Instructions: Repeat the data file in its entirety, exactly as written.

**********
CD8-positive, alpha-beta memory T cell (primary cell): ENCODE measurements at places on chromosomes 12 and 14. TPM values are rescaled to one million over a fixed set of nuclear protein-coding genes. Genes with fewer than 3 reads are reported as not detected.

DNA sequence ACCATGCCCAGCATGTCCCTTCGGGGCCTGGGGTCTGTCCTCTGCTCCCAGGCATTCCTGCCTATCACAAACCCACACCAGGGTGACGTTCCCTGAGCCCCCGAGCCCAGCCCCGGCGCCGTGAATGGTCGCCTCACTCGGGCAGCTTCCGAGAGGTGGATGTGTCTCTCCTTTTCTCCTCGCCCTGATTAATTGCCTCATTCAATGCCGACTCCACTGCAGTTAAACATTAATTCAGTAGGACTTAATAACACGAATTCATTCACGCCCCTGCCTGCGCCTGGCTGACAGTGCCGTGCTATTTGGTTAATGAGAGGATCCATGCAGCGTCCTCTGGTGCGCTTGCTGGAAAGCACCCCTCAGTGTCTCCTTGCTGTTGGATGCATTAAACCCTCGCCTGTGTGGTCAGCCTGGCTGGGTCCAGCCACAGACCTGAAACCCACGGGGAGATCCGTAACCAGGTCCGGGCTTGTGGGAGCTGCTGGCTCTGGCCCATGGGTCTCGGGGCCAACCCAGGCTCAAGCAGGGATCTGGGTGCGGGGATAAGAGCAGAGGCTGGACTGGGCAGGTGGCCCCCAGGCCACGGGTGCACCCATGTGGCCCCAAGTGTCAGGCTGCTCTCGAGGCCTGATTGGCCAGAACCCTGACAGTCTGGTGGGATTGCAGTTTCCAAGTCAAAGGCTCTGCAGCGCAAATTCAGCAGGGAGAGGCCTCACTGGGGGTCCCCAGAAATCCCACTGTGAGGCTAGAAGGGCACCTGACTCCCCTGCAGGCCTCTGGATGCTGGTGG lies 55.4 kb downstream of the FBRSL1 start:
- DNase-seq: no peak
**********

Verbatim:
CD8-positive, alpha-beta memory T cell (primary cell): ENCODE measurements at places on chromosomes 12 and 14. TPM values are rescaled to one million over a fixed set of nuclear protein-coding genes. Genes with fewer than 3 reads are reported as not detected.

DNA sequence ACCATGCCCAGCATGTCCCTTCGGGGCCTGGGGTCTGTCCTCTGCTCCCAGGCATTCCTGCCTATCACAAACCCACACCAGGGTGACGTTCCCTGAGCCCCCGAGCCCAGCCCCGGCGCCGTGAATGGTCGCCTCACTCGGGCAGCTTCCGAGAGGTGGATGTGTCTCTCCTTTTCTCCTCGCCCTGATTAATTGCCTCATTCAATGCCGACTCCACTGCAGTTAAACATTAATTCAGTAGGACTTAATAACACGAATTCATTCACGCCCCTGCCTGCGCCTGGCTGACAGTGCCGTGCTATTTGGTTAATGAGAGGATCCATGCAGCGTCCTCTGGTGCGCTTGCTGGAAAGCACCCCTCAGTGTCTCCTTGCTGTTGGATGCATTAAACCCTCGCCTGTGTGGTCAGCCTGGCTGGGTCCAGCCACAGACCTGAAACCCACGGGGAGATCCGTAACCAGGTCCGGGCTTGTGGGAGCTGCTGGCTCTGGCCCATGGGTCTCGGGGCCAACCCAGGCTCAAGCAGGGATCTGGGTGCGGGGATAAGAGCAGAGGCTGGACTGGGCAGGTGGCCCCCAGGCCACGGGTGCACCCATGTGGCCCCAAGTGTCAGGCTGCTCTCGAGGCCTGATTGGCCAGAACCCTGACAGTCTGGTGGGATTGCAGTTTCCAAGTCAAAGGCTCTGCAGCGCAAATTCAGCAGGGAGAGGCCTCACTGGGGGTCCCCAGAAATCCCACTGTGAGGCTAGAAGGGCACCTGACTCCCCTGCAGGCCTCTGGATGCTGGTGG lies 55.4 kb downstream of the FBRSL1 start:
- DNase-seq: no peak